Top Stories

Torture Is Not Just Physical; If You Keep A Person Behind Bars For Minor Reasons, That's Also Torture : Justice Deepak Gupta

Radhika Roy
4 July 2020 6:42 AM GMT
Torture Is Not Just Physical; If You Keep A Person Behind Bars For Minor Reasons, Thats Also Torture : Justice Deepak Gupta
Your free access to Live Law has expired
To read the article, get a premium account.
    Your Subscription Supports Independent Journalism
Subscription starts from
(For 6 Months)
Premium account gives you:
  • Unlimited access to Live Law Archives, Weekly/Monthly Digest, Exclusive Notifications, Comments.
  • Reading experience of Ad Free Version, Petition Copies, Judgement/Order Copies.
Already a subscriber?

"Torture is just not physical torture. If you keep a person behind bars for minor reasons, that is also torture", said Justice Deepak Gupta, former Judge of the Supreme Court of India at a webinar organized by LiveLaw on the topic "Custodial Deaths: Need For An Anti-Torture Law". 

The webinar featured the presence of Justice Deepak Gupta, former Union Law Minister Dr. Ashwini Kumar and National Editor of Political Affairs at Hindustan Times Sunetra Choudhary. It was moderated by Advocate Avani Bansal.

The discussion commenced with a reference to the brutal custodial deaths of the father-son duo in Thoothukudi, Tamil Nadu, wherein the two were picked up by the police for keeping their shop open for 15 minutes after curfew hours. The duo was mercilessly beaten up in custody, which led to their death, however, the police attempted to cover up the same by releasing a statement which said that they had succumbed to heart illnesses.

In this context, Bansal asked Justice Deepak Gupta about how, despite the existence of a series of guidelines underlining rights of a prisoner which were laid down in the DK Basu v. State of West Bengal, there was a challenge to its implementation.

Justice Gupta responded to the question by stating that though there was no questioning of the need of an anti-torture, the same could only be brought about by the Parliament and not the Supreme Court (in reference to the petition filed by Dr. Ashwani Kumar seeking for an anti-torture law, which had been dismissed by the Supreme Court).

"The Court can only decide what is legal and what is not legal. I have been called an activist judge, and I'm happy about that. But, we can only be activists within the four corners of law."

The former Supreme Court Judge further highlighted that the need of the hour was the proper implementation of the existing laws.

"In DK Basu Case, the Court thought that we could give certain suggestions to the Parliament. In Tamil Nadu, there are Rules which have been framed which state that the accused must be produced physically before being remanded. You have that Rule, but it was violated."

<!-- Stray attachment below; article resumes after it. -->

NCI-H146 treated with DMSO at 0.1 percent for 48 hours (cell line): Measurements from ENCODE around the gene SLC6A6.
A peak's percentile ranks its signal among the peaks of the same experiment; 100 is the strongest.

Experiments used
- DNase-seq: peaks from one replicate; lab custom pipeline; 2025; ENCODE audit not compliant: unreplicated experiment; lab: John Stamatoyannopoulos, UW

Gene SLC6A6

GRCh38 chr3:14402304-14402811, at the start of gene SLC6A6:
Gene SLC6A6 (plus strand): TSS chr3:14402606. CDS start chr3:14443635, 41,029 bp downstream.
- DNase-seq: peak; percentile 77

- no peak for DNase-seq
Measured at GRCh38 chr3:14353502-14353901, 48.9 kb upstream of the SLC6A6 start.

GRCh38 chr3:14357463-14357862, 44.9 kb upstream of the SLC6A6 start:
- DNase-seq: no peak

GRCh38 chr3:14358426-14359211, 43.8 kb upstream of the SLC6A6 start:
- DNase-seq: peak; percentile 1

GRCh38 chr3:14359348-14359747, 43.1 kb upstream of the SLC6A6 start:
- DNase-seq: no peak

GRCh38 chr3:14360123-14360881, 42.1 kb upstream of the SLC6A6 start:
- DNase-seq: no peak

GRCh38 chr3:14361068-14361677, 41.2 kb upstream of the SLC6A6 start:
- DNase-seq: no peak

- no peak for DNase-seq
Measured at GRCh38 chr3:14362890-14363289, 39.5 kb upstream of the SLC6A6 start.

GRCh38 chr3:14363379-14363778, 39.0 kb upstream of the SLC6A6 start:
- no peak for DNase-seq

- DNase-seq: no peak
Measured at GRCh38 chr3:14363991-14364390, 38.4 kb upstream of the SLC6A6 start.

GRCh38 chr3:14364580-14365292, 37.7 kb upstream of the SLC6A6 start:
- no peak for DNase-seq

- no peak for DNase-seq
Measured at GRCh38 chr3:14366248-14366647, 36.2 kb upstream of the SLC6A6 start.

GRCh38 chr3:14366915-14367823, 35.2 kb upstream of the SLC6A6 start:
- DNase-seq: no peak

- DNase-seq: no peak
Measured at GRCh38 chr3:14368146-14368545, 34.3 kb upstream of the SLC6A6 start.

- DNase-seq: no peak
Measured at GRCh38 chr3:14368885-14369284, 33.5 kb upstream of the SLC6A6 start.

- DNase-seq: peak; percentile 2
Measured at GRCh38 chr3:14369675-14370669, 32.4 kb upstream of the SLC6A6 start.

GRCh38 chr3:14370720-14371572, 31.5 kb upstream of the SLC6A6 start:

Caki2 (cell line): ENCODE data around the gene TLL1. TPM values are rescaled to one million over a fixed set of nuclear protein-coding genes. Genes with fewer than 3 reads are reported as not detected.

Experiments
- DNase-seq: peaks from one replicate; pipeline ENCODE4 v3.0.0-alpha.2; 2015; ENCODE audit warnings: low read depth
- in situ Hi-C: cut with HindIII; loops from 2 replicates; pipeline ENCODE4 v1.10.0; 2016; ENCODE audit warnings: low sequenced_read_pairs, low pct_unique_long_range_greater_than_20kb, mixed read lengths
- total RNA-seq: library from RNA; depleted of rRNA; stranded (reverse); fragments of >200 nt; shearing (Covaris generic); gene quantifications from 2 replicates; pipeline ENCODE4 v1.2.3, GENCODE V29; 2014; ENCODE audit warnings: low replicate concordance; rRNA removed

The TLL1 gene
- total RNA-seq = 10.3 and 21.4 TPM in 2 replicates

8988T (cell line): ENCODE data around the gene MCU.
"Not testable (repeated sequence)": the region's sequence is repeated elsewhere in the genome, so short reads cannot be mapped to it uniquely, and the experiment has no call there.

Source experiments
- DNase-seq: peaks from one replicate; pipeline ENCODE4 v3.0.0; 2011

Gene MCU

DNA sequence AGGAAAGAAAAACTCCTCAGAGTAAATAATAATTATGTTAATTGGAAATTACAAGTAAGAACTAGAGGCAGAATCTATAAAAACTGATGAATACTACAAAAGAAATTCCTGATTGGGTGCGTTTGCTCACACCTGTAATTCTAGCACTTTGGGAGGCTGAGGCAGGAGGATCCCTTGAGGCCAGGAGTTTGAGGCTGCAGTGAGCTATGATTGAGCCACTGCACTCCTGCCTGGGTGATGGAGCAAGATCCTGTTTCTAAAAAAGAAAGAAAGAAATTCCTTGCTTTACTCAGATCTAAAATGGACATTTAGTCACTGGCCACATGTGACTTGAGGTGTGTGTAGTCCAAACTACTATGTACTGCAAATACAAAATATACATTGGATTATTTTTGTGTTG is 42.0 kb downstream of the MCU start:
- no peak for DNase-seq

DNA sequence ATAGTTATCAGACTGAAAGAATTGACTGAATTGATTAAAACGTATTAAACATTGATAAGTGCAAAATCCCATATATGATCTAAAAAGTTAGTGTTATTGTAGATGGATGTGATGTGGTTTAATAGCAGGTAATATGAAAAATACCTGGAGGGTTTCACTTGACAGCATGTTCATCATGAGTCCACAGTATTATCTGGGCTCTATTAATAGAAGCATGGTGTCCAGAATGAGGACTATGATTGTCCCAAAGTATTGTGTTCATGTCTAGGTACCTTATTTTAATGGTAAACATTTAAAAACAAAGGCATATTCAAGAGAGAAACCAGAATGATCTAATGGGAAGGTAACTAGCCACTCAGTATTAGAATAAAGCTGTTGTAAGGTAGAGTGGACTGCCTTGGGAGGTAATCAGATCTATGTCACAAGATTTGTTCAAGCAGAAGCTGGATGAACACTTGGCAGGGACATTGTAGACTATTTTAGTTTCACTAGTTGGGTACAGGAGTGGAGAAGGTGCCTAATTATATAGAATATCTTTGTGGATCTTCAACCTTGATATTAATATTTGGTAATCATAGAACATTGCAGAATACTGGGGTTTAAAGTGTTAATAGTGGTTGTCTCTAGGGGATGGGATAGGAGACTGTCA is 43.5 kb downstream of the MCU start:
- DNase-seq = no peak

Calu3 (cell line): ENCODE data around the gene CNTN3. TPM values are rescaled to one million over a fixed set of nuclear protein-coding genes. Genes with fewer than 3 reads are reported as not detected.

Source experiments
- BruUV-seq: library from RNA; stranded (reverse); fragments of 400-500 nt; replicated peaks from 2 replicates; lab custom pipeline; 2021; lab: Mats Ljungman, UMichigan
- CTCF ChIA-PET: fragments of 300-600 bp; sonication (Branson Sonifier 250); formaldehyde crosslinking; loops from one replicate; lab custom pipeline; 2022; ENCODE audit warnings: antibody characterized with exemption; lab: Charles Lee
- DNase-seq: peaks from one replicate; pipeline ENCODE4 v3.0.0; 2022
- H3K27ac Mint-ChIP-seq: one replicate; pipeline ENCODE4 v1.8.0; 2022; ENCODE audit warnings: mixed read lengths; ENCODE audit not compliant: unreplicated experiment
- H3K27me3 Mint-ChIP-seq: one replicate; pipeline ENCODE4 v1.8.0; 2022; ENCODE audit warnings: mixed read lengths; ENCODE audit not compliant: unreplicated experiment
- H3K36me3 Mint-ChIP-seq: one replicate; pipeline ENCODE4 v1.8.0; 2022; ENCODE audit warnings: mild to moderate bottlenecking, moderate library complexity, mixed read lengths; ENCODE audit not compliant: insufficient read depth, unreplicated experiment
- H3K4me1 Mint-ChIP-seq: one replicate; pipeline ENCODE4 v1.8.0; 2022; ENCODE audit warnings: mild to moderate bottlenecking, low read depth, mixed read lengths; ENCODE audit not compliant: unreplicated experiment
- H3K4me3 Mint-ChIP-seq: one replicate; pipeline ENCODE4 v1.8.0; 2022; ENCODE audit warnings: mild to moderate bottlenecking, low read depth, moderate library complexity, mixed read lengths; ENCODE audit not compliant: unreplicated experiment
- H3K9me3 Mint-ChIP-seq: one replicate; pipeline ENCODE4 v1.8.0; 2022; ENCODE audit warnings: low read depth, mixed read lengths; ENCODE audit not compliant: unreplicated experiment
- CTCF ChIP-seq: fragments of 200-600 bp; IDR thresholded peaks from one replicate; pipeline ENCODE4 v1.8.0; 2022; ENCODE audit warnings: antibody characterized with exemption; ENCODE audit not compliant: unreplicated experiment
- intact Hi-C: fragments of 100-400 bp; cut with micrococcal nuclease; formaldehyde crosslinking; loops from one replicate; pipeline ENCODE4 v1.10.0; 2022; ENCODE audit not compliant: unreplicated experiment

"Let's first implement the law as we have it. The investigations, the prosecutions are not fair; these must be rectified first", he said.

Justice Gupta also underlined the fact that majority of the cases were against the poor, and not the privileged. He stated that there was a need to reform the investigations, the prosecution and to first implement the law as we have it.

"Even during COVID times, we see cases of police brutality and the police being helpful. But, the former is more and it's against the poor. In the Tamil Nadu case, they had kept the shop open for 15 extra minutes? Was it that serious an offence?"

In response to the role and accountability of Magistrates when there is excess of authority on behalf of the police, Justice Gupta commenced his answer by iterating that there was a need for a change in mindset before bringing in an anti-torture law. Referring to the shocking Hyderabad Encounter case where the rape and murder accused were shot to death by the police in an alleged attempt to flee, Justice Gupta said, "We have a fair trial to Kasab, then why not to them?"

Also Read : Can't Let Muscularity Replace Constitutionality, Senior Adv Ashwini Kumar On Custodial Torture

Justice Gupta commented on the legal accountability if a Magistrate is in violation of Rules by stating that the High Court should supervise the same as they have the right to do so. 

"Article 21 of the Constitution says that no person can be deprived of life or personal liberty except by procedure established by law. Now what does Section 167 of CrPC say? The Magistrate will decide whether to release an accused on bail or whether to remand the accused in judicial or police custody. The High Courts have the right to take action. They must do so, and if they do, the rest will fall in line."


Justice Gupta further stated that the Courts were reluctant to give bail to people as they thought, "Yeh toh criminal hain, isse jail mein rehene do."

"Torture is just not physical torture. If you keep a person behind bars for minor reasons, that is also torture. I also feel that there has to be some accountability when it comes to higher posts".

Justice Gupta concluded the webinar by stating that the Hyderabad Encounter case had been very disturbing, and there was a need to train the police authorities in a better manner, before instituting comprehensive reforms to the statutes.

He also spoke about the need for imparting better skills to the police for investigation of crimes, so that they don't feel tempted to use third degree methods against accused.

"If the police are trained in a better manner, then even our existing police can do better..The police have very little training; they have no forensic training. We have to divide law and order, and there are so many who do VIP duty and are rendered useless." he said.

Next Story
Share it